The only spacecraft to orbit Jupiter, so far, is NASA's Galileo spacecraft, launched in 1989. The Galileo orbiter went into orbit around Jupiter in 1995, after flying by all of the Galilean moons. It released an atmospheric probe, which lasted for just under an hour. The orbiter was deliberately steered into Jupiter and destroyed in 2003, to avoid it contaminating any moons that may harbour life.
In 2011, NASA launched a new mission to Jupiter, Juno, which should arrive in 2016. The ESA plan to launch a mission to the Galilean moons in 2022, known as Jupiter Icy Moon Explorer (JUICE). The JUICE spacecraft arrive at Jupiter in 2030. It will then fly by Callisto and Europa, before orbiting Ganymede. NASA also plan to launch a mission to the Galilean moons in the 2020s, which will focus on looking for evidence for life on Europa. This is known as the Europa Multiple-Flyby Mission.
The four outer planets to scale. Image credit: Lunar and Planetary Institute.
Saturn is the sixth closest planet to the Sun and the second largest planet in the Solar System, after Jupiter. It takes over 10,000 days to orbit the Sun, this is almost 30 years, and one day on Saturn is just under 11 hours long. Saturn is visible from the Earth and, like Mercury, Venus, Mars, and Jupiter. It is named after a Roman God, the god of agriculture. The rings of Saturn were first observed by Galileo, and first identified by Dutch mathematician Christiaan Huygens, who discovered Saturn's moon Titan in 1655.
Saturn. Image credit: NASA/JPL-Caltech/Space Science Institute/G. Ugarkovic.
Epimetheus and Titan behind Saturn's rings (Titan is the larger planet). Image credit: NASA/JPL/Space Science Institute.
Saturn's infrared ring. Image credit: NASA/JPL-Caltech/Keck.
Saturn is almost entirely composed of hydrogen, with some helium, and trace amounts of other elements. It has a small core of iron, nickel, silicon, and oxygen compounds, surrounded by liquid hydrogen and helium. Saturn's rings are mostly composed of frozen water, but also contain rock and dust. Another ring was discovered using NASA's Spitzer Space Telescope in 2009, this is made of dust, and is visible in infrared.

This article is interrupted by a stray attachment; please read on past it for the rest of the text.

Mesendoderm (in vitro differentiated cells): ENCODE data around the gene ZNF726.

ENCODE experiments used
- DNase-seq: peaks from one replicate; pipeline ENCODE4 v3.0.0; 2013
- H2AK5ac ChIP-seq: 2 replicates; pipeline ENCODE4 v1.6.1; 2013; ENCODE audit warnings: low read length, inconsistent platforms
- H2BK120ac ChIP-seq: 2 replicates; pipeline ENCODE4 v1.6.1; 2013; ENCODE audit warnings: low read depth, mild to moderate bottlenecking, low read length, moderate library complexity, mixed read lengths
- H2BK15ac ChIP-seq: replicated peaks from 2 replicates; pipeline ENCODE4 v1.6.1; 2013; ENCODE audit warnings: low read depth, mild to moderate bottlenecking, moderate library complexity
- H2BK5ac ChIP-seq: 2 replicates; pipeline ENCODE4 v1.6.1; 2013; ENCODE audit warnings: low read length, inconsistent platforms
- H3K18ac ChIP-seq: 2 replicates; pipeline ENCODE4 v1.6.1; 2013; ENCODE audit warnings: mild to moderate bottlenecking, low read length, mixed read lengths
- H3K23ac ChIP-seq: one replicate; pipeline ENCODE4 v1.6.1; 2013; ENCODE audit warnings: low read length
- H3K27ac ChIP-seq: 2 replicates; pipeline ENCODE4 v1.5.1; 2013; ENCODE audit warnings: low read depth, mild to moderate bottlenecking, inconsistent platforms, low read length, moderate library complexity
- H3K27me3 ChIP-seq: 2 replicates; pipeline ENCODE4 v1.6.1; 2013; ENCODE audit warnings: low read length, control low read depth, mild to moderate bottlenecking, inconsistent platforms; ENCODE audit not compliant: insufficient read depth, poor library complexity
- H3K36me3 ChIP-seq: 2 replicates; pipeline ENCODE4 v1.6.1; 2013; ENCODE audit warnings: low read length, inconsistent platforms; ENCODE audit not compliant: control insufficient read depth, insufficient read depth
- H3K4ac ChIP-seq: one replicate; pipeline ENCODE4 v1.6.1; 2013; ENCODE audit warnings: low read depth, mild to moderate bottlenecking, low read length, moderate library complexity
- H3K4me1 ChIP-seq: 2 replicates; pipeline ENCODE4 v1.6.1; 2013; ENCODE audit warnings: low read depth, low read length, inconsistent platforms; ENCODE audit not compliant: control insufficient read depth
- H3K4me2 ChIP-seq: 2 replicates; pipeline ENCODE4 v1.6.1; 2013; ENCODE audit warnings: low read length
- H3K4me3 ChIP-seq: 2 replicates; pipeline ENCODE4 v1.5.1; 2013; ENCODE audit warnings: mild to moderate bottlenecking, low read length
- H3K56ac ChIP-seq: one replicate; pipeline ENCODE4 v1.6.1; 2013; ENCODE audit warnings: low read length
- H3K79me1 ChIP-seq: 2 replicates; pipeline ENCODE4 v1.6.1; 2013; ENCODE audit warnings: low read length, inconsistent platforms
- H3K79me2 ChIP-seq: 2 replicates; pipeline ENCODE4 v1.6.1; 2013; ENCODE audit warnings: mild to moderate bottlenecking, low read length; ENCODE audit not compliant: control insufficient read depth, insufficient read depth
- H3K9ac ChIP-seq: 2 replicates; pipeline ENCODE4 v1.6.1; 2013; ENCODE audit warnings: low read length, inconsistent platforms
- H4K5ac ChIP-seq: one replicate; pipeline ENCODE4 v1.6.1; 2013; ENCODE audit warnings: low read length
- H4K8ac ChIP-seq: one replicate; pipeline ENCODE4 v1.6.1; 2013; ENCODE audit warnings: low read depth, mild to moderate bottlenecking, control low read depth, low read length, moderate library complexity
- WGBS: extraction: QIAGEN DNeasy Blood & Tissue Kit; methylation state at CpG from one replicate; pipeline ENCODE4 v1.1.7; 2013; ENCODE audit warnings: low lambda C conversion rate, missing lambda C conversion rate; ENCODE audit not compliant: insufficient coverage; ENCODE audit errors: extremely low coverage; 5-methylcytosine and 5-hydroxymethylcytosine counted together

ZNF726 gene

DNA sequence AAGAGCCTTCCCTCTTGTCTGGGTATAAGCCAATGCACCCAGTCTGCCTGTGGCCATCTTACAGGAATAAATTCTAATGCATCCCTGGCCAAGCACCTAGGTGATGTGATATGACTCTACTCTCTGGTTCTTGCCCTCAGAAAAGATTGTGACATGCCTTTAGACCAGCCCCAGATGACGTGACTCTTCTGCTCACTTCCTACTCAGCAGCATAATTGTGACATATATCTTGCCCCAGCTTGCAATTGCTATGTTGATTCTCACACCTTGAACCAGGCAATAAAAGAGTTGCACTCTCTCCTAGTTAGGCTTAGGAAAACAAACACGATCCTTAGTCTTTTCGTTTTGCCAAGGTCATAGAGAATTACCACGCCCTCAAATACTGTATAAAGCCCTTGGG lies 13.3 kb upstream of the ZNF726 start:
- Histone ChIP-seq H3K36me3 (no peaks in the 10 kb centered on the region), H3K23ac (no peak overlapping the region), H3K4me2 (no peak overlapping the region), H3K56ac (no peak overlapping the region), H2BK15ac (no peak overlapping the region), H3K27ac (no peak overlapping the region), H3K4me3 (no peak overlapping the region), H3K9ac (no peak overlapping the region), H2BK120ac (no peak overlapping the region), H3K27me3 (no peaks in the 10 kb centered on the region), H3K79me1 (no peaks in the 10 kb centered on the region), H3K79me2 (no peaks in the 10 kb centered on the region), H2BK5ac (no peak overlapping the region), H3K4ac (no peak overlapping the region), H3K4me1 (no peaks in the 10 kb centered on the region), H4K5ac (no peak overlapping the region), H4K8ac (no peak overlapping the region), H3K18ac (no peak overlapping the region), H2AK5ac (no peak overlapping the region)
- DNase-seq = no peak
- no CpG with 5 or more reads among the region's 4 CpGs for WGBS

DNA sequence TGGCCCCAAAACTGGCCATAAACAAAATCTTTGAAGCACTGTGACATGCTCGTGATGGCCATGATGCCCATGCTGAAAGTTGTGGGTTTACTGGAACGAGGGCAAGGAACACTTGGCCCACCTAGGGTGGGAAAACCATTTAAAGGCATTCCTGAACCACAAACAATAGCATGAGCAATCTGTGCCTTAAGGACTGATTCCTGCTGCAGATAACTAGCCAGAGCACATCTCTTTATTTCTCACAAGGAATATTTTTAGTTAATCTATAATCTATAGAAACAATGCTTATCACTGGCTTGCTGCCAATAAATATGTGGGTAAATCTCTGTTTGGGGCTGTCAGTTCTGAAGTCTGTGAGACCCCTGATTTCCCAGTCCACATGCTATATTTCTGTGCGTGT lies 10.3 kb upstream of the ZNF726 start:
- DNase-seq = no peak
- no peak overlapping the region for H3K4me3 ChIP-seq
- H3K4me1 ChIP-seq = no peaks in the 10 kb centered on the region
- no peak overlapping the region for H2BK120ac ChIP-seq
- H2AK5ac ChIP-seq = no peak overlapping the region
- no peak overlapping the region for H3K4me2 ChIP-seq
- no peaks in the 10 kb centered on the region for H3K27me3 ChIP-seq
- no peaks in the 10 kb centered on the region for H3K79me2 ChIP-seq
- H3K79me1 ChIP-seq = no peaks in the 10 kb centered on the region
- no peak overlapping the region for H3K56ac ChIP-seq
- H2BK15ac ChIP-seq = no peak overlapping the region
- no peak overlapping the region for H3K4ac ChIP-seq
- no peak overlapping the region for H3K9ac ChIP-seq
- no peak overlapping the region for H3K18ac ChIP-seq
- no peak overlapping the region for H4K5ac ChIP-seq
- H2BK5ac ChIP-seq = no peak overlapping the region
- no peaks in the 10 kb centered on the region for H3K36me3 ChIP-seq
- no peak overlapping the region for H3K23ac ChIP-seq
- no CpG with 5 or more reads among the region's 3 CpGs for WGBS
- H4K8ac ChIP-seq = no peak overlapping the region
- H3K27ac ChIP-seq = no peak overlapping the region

Saturn has at least 60 moons, and the largest of these is Titan. Titan is the second largest moon in the Solar System, after Jupiter's Ganymede, and it is about twice the diameter of the Earth's Moon. Titan is the only moon in the Solar System to possess a significant atmosphere, and this is mostly composed of nitrogen, with some methane, and ethane clouds. Like Jupiter's Ganymede, Callisto, and Europa, Titan is thought to have an ocean of liquid water beneath its surface.
Pioneer 11 passed within 20,000 km of Saturn in 1979. Voyager 1 came within 124,000 km in 1980, and Voyager 2 came within about 700,000 km of Saturn in 1981.
Titan, a flattened view from the Huygens probe at three altitudes. Image credit: ESA/NASA/JPL/University of Arizona.
The Cassini spacecraft was launched in 1997, and became the first spacecraft to enter into orbit around Saturn in 2004. The Huygens probe separated from Cassini later that year, and landed on Titan in 2005. The Huygens probe found evidence of frozen water on the surface, and radar images showed that Titan has sand dunes, coastlines, islands, and mountains. In 2006, Cassini found evidence of hydrocarbon lakes, the only surface liquid ever discovered outside of Earth.
Plumes of water on Enceladus, a mosaic of images taken from the Cassini spacecraft in 2009. Image credit: NASA/JPL/Space Science Institute.
The Cassini spacecraft has made flybys of many of Saturn's moons, including Phoebe, Iapetus, Mimas, Tethys, Hyperion, Dione, Rhea, and Enceladus. Cassini found evidence of liquid water on Enceladus in 2005. This erupts in geysers that can send water into orbit around Saturn. In 2015, Cassini found evidence of a global ocean beneath Enceladus' surface, which "could contain environments suitable for living organisms”. Cassini is currently still in operation, and a timeline of mission highlights is shown below.
Cassini Mission Timeline. Image credit: NASA/ESA/ASI.
The ESA and NASA were considering sending a new probe to land on Titan as part of the Titan Saturn System Mission. However this has been postponed, and currently has no launch date.‹ ›